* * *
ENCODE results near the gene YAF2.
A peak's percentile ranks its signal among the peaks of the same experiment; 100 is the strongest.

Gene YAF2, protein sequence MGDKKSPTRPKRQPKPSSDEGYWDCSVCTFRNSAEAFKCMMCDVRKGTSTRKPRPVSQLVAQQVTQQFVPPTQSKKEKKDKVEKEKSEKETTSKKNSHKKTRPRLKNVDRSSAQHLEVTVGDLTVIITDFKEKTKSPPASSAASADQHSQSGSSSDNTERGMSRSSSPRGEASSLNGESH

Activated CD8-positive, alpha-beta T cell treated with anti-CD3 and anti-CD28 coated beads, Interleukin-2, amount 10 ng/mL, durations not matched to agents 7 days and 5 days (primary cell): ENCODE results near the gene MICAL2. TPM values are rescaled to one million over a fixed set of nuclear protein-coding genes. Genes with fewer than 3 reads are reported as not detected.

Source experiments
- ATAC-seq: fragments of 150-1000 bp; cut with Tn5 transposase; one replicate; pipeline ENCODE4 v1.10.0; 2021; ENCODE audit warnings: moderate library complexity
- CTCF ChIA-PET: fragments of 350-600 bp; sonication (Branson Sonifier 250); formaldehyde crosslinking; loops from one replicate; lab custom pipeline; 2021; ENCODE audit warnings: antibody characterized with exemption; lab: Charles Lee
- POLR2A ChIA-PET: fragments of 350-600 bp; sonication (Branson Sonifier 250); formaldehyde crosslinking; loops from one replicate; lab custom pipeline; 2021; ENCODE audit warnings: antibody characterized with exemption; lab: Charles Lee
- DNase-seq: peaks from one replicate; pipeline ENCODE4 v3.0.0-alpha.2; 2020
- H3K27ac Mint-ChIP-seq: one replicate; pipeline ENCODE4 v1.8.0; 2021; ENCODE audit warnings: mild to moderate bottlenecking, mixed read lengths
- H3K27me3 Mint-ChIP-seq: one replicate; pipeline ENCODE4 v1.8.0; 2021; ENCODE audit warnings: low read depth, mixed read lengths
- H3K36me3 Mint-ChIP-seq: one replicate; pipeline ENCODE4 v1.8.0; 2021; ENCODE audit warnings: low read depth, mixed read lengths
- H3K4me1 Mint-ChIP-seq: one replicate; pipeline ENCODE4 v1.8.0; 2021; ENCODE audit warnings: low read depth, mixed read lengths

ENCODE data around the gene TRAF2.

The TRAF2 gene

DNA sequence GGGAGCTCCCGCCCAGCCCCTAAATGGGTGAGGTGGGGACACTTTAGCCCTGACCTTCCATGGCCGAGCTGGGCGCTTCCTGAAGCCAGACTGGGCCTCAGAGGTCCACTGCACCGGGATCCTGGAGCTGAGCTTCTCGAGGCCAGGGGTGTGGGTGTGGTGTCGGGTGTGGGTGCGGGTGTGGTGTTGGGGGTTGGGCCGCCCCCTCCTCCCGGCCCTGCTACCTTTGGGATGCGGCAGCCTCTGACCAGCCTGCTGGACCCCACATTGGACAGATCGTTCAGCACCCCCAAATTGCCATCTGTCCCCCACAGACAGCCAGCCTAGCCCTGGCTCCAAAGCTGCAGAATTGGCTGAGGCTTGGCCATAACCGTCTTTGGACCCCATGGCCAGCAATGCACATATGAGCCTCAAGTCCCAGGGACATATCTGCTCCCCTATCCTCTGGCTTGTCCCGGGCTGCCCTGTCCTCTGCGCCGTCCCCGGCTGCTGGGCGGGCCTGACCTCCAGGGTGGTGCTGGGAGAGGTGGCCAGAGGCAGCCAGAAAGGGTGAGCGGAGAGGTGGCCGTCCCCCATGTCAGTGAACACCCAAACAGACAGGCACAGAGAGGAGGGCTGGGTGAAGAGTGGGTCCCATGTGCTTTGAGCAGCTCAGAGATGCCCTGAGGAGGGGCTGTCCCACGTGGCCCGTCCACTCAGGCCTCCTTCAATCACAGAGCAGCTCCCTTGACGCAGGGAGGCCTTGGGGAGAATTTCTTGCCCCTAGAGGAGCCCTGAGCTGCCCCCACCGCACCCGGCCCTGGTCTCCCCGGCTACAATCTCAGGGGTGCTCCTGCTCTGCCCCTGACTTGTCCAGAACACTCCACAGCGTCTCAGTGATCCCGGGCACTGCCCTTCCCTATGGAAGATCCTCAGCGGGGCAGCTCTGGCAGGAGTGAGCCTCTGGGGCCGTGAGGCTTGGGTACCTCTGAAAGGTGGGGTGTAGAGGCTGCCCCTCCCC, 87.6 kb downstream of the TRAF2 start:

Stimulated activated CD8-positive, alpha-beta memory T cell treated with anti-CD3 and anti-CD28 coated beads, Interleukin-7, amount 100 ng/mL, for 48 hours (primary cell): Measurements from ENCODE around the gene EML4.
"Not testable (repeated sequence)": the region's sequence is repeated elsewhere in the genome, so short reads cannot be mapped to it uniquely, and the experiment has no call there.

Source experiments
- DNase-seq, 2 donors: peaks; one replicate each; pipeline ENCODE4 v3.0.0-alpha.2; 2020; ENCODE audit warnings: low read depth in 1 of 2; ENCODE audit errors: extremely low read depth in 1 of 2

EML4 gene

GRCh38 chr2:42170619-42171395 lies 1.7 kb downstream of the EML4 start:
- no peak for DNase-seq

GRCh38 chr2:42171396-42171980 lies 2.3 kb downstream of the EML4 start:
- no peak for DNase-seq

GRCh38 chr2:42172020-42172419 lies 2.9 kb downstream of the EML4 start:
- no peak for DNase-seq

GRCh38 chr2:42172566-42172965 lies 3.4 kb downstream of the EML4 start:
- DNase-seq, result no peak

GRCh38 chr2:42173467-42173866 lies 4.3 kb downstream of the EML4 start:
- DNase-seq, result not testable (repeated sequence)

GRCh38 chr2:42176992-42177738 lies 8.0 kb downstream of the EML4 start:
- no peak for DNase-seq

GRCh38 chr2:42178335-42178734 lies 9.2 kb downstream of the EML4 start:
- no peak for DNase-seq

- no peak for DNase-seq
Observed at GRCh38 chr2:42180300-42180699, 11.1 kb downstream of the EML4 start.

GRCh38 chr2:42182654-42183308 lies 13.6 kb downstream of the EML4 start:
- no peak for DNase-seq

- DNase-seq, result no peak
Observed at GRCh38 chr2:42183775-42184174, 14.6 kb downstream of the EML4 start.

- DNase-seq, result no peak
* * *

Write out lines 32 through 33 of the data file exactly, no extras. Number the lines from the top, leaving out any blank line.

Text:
GRCh38 chr2:42176992-42177738 lies 8.0 kb downstream of the EML4 start:
- no peak for DNase-seq